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1 Getting Started with awk

The basic function of awk is to search files for lines (or other units of text) that contain certain patterns. When a line matches one of the patterns, awk performs specified actions on that line. awk keeps processing input lines in this way until it reaches the end of the input files.

Programs in awk are different from programs in most other languages, because awk programs are data-driven; that is, you describe the data you want to work with and then what to do when you find it. Most other languages are procedural; you have to describe, in great detail, every step the program is to take. When working with procedural languages, it is usually much harder to clearly describe the data your program will process. For this reason, awk programs are often refreshingly easy to read and write.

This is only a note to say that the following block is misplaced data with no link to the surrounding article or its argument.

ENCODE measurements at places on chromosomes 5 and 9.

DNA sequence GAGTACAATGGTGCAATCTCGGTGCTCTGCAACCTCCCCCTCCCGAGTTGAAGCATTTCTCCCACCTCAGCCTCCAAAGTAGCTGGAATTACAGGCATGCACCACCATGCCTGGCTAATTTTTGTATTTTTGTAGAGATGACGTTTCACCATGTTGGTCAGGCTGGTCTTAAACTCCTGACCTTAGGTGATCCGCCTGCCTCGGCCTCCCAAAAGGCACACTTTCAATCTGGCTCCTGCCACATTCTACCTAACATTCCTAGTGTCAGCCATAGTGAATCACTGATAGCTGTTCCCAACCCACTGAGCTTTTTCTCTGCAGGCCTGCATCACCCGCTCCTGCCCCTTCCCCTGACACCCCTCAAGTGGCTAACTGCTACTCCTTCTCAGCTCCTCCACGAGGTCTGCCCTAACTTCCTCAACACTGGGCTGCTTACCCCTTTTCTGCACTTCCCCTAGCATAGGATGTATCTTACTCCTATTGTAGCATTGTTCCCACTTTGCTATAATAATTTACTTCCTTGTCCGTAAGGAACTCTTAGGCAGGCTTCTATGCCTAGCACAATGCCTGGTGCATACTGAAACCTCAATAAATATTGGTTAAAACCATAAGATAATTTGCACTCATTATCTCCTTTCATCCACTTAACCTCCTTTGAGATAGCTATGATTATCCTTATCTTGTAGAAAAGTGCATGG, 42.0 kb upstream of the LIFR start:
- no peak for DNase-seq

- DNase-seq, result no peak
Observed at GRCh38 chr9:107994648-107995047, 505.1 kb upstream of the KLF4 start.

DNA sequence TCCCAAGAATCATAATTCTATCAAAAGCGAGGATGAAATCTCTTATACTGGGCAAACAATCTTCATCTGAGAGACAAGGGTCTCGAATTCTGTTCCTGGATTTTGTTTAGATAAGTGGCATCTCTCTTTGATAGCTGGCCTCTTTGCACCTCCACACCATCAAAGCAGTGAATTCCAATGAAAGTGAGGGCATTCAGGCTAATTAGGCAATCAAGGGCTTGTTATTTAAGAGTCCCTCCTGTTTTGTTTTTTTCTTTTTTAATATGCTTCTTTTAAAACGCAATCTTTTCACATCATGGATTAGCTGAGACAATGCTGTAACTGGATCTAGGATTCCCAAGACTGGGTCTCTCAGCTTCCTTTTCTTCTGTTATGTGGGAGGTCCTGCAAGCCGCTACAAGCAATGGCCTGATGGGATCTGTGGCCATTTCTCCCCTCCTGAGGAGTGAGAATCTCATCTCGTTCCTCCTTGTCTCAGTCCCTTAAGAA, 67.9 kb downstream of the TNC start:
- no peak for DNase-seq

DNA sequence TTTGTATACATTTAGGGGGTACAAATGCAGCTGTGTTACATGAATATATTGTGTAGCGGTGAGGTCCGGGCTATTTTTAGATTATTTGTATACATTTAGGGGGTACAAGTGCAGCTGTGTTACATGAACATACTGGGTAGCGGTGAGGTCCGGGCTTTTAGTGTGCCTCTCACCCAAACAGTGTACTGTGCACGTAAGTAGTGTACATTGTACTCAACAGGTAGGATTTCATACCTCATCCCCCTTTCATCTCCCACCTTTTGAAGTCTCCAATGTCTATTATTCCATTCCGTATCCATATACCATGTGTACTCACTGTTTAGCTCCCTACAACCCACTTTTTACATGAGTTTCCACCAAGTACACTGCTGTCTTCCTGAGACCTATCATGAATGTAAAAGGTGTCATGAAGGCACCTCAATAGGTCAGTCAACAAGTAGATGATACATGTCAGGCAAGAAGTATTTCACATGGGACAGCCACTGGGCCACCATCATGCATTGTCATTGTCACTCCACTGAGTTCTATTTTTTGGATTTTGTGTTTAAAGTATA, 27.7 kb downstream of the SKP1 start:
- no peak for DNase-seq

When you run awk, you specify an awk program that tells awk what to do. The program consists of a series of rules. (It may also contain function definitions, an advanced feature that we will ignore for now. See User-defined.) Each rule specifies one pattern to search for and one action to perform upon finding the pattern.

Syntactically, a rule consists of a pattern followed by an action. The action is enclosed in curly braces to separate it from the pattern. Newlines usually separate rules. Therefore, an awk program looks like this:

pattern { action }
pattern { action }
…

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